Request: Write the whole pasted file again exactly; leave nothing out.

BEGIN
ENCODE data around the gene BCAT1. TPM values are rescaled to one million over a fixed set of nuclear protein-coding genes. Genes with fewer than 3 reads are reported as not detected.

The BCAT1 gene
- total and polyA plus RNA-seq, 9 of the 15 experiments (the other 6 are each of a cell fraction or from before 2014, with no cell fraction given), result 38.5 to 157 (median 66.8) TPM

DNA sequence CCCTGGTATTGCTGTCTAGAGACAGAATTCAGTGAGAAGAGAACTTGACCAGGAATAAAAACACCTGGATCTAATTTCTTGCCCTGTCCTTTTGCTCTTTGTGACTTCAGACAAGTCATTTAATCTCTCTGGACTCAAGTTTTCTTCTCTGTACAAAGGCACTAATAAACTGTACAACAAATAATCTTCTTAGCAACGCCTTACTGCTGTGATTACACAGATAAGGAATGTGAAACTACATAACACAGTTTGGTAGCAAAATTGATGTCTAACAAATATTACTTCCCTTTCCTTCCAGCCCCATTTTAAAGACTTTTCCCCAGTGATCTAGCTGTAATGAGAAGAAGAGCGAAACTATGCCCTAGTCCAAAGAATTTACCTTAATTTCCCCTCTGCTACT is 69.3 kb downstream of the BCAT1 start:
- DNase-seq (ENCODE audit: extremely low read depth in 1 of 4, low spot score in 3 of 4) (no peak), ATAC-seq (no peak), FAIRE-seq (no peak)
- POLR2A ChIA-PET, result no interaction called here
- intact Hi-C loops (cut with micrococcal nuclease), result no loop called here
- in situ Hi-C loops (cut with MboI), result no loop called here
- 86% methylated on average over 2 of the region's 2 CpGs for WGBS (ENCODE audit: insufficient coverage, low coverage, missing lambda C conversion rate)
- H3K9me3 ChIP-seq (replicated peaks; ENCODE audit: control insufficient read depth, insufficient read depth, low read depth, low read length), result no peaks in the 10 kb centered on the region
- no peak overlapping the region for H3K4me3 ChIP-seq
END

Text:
ENCODE data around the gene BCAT1. TPM values are rescaled to one million over a fixed set of nuclear protein-coding genes. Genes with fewer than 3 reads are reported as not detected.

The BCAT1 gene
- total and polyA plus RNA-seq, 9 of the 15 experiments (the other 6 are each of a cell fraction or from before 2014, with no cell fraction given), result 38.5 to 157 (median 66.8) TPM

DNA sequence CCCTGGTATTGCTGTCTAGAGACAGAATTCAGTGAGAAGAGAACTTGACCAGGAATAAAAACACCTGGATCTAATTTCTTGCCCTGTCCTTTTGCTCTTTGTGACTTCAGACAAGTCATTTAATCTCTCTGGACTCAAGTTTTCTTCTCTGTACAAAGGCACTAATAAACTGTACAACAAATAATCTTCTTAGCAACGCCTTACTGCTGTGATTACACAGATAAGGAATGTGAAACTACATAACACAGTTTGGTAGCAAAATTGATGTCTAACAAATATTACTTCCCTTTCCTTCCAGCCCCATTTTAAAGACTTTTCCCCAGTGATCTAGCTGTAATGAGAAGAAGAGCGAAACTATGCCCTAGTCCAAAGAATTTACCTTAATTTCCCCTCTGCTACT is 69.3 kb downstream of the BCAT1 start:
- DNase-seq (ENCODE audit: extremely low read depth in 1 of 4, low spot score in 3 of 4) (no peak), ATAC-seq (no peak), FAIRE-seq (no peak)
- POLR2A ChIA-PET, result no interaction called here
- intact Hi-C loops (cut with micrococcal nuclease), result no loop called here
- in situ Hi-C loops (cut with MboI), result no loop called here
- 86% methylated on average over 2 of the region's 2 CpGs for WGBS (ENCODE audit: insufficient coverage, low coverage, missing lambda C conversion rate)
- H3K9me3 ChIP-seq (replicated peaks; ENCODE audit: control insufficient read depth, insufficient read depth, low read depth, low read length), result no peaks in the 10 kb centered on the region
- no peak overlapping the region for H3K4me3 ChIP-seq